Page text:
Thatcher called 'last of a generation of giants'
When conservatives talk about an economic turnaround, many of them are really talking about Margaret Thatcher's Great Britain.
“She was terrific,” said Allan Meltzer, professor of political economy at Carnegie Mellon University and an adviser to Thatcher during the 1980s.
Thatcher's reforms transformed the British economy during her 11 years as prime minister, including a flurry of deregulation that came to be known as the “Big Bang,” which helped make London a center of the global financial industry. Critics say those policies hurt unions and the working class.
“There are a lot of critics of hers in Britain,” Meltzer said. Yet voters gave her three terms as prime minister, he said. “The public liked her.”
Thatcher, who died Monday, pitched conservative policies as being about more than lowering government spending, said Edwin J. Feulner, former president of The Heritage Foundation, a Washington-based think tank.
“She talked about (privatization) not so much to fix the British government's balance sheet but to give people a stake in the system,” Feulner said.
Heritage began the Margaret Thatcher Center for Freedom in 2005. Tribune-Review publisher Dick Scaife is a member of The Heritage Foundation's board of directors.
Her political opponents in the Labor Party vindicated some of Thatcher's policies by keeping them in place after they won, Meltzer said.
“She knew how to lead. She had long-term goals that she knew she couldn't realize on the first day,” Meltzer said. Those were to “bring down the inflation rate, lower the tax rate and get the economy moving again. She did all those things. She turned the country around.”
Meltzer described Thatcher as “very businesslike.”
“She was very much, in that respect, like President Reagan,” whom Meltzer also advised, he said. Reagan was “a more open, affable person, but you didn't get close to him, and you didn't feel you were close to her.”
Great Britain's parliamentary system required Thatcher to be more immersed in policy details than Reagan, Meltzer said. Twice each week, she would face opposing politicians on the floor of the House of Commons.
“President Reagan never really cared about the details,” Meltzer said. Reagan trusted his staff to make decisions because, if you worked in his administration, “he believed you shared his objective. She was much more hands-on.”
“But they shared a similar commitment to free markets and free people,” Meltzer said.
Sen. Pat Toomey called Thatcher “a hero of mine” and credited the “shopkeeper's daughter” with reshaping Britain's government and economy “with her conservative convictions.”
“Margaret Thatcher was a trailblazer who never thought there would be a woman prime minister in her lifetime. She shattered that glass ceiling herself,” Toomey, R-Lehigh County, said.
Thatcher was “the last of a generation of giants in the fight for freedom,” said U.S. Rep. Keith Rothfus, R-Sewickley.
“Her principled leadership led to economic renaissance in Great Britain and demonstrated the power of free markets and a free people,” Rothfus said.
Mike Wereschagin is a Trib Total Media staff writer. Reach him at 412-320-7900 or firstname.lastname@example.org. The Associated Press contributed to this report.
Show commenting policy
TribLive commenting policy
You are solely responsible for your comments and by using TribLive.com you agree to our Terms of Service.
We moderate comments. Our goal is to provide substantive commentary for a general readership. By screening submissions, we provide a space where readers can share intelligent and informed commentary that enhances the quality of our news and information.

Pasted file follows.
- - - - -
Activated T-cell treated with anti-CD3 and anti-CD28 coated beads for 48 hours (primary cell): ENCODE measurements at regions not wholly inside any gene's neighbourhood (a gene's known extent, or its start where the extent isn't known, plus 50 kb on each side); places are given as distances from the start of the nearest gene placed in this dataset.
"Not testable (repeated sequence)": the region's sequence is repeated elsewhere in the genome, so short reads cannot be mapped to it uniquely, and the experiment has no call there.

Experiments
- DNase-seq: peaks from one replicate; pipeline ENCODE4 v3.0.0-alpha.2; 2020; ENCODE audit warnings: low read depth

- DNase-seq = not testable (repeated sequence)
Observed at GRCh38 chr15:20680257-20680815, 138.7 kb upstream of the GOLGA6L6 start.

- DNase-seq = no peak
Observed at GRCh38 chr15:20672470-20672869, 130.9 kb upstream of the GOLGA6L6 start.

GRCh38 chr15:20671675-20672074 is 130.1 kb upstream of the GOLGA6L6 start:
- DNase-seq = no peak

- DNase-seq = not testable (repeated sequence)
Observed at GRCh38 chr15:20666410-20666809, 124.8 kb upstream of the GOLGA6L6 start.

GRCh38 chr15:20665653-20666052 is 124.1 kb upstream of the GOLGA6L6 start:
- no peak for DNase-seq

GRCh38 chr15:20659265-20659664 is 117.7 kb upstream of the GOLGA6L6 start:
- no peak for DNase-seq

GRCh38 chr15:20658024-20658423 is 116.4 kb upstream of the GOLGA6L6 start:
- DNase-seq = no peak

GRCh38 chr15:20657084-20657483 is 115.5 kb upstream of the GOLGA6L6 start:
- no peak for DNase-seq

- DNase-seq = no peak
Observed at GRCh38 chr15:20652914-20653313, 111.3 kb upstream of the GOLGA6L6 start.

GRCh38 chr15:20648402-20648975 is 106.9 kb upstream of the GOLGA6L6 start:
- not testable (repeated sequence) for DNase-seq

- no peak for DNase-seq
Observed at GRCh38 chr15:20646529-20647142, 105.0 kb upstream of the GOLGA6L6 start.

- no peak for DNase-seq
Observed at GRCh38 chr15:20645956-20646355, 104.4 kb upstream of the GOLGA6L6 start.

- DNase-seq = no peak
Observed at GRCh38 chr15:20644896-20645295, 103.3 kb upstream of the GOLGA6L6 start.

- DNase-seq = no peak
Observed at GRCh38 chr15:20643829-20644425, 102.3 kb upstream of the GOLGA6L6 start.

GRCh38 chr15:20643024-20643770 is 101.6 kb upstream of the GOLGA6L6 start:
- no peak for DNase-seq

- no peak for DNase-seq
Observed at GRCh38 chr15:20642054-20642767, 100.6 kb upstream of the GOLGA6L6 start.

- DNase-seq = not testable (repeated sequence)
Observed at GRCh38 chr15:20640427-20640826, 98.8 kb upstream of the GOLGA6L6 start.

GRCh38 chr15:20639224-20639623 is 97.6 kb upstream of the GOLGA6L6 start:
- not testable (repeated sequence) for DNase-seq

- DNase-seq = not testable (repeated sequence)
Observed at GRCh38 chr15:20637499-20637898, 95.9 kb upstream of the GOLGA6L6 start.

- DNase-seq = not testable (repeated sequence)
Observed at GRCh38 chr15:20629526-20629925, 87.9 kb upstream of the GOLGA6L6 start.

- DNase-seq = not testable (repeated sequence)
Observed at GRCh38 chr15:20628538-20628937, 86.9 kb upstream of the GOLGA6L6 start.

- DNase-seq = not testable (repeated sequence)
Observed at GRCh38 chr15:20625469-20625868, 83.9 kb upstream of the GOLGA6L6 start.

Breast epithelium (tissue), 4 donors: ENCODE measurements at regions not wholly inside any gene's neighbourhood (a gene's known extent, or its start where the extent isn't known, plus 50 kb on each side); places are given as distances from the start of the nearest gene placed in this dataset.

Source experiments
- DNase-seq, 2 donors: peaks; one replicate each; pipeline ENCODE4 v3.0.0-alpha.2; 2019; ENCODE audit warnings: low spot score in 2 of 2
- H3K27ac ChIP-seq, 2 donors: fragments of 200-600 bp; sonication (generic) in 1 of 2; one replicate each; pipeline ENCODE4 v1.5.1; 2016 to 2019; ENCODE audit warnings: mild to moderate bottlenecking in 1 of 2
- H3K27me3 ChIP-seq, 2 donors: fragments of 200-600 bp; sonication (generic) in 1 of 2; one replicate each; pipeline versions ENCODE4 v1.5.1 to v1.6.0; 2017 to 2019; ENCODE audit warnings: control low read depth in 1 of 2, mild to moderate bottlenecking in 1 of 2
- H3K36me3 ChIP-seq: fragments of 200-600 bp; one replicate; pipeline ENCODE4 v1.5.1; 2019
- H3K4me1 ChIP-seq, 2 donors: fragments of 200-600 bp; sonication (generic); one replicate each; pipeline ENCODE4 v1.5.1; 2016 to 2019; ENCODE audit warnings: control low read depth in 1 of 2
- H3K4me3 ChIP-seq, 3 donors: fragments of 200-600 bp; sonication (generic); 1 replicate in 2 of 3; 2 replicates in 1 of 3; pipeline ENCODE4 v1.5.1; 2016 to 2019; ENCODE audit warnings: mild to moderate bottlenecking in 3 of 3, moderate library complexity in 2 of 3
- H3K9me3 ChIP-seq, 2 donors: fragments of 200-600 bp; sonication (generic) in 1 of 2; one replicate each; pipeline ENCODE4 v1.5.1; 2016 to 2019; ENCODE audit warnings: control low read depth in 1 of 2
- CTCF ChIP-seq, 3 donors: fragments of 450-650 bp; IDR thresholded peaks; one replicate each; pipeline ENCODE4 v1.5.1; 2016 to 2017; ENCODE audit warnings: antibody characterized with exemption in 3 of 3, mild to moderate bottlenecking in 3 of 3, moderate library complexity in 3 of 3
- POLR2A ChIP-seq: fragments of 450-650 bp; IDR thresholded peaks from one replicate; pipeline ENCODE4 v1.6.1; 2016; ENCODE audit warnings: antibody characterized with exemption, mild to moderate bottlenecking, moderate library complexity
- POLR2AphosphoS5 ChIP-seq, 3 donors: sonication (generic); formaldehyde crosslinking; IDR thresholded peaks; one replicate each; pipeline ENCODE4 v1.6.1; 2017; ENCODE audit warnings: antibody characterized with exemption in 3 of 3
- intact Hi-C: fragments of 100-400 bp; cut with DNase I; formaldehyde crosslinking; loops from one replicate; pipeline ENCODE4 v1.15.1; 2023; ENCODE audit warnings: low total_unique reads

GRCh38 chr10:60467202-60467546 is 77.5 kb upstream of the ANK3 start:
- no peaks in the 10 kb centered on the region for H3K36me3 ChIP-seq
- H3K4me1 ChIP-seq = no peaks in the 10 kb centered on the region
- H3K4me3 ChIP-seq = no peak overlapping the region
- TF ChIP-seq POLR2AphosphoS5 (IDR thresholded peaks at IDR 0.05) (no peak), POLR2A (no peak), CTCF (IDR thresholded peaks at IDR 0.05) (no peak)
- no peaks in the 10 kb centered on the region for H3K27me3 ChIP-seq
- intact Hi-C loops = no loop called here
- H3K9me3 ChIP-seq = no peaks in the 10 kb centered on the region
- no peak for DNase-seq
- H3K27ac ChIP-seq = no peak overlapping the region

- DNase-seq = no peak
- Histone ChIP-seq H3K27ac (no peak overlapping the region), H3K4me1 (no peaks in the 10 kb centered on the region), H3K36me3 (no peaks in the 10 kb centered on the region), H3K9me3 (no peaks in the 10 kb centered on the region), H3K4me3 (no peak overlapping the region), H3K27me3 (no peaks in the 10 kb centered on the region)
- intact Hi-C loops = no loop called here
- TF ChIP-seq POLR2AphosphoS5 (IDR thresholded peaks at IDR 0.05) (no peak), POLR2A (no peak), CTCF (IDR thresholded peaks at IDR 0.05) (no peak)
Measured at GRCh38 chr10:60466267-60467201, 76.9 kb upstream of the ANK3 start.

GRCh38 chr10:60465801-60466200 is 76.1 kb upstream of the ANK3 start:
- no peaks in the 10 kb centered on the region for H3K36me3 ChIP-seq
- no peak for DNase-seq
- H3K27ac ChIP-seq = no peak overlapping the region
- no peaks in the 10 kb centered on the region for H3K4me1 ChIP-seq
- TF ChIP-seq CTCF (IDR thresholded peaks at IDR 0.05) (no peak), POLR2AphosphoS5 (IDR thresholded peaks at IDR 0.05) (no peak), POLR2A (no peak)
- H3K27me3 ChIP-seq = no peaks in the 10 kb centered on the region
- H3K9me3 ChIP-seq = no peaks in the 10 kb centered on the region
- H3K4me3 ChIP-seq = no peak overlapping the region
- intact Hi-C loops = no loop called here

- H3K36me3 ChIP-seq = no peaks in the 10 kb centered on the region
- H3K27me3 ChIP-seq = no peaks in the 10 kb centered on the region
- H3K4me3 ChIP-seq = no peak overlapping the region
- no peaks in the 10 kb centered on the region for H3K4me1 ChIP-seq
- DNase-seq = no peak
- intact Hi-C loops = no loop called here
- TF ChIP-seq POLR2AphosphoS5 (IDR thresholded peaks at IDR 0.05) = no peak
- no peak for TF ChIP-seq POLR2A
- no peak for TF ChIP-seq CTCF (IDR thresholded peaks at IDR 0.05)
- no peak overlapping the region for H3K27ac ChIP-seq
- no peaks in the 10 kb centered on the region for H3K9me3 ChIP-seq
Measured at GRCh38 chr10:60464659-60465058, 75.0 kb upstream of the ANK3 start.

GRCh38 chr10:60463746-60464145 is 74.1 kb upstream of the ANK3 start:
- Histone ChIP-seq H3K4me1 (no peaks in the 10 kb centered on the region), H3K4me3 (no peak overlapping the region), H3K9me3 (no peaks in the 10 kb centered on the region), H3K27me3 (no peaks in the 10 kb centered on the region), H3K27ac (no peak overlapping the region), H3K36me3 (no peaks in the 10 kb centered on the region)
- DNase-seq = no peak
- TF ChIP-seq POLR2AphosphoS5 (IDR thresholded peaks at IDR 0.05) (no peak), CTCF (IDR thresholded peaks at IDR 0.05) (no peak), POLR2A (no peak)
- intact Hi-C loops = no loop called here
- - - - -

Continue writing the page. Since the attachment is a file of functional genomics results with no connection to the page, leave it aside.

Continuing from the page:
While most comments will be posted if they are on-topic and not abusive, moderating decisions are subjective. We will make them as carefully and consistently as we can. Because of the volume of reader comments, we cannot review individual moderation decisions with readers.
We value thoughtful comments representing a range of views that make their point quickly and politely. We make an effort to protect discussions from repeated comments either by the same reader or different readers.
We follow the same standards for taste as the daily newspaper. A few things we won't tolerate: personal attacks, obscenity, vulgarity, profanity (including expletives and letters followed by dashes), commercial promotion, impersonations, incoherence, proselytizing and SHOUTING. Don't include URLs to Web sites.
We do not edit comments. They are either approved or deleted. We reserve the right to edit a comment that is quoted or excerpted in an article. In this case, we may fix spelling and punctuation.
We welcome strong opinions and criticism of our work, but we don't want comments to become bogged down with discussions of our policies and we will moderate accordingly.
We appreciate it when readers and people quoted in articles or blog posts point out errors of fact or emphasis and will investigate all assertions. But these suggestions should be sent via e-mail. To avoid distracting other readers, we won't publish comments that suggest a correction. Instead, corrections will be made in a blog post or in an article.
- Iraqi family, torn apart for opposing Saddam, reunites in Pittsburgh
- Time capsule salutes 250 years for Fort Pitt Block House
- Horse racing industry banks on Wolf
- Stores creating Thanksgiving dine-and-dash dilemma
- Savings, aesthetics of LED praised, but streetlight conversion could cost Pittsburgh $13M
- Martial arts tournament in Marshall fierce, yet friendly
- Allegheny County adoption event joins 40 children with families
- 2 teenagers shot dead in Sheraden; man critically injured
- Snow removal crews from Pennsylvania hit the road to help Buffalo
- Newsmaker: Christopher W. Robinson
- Youngsters embrace technology that combines art, software in 3D printing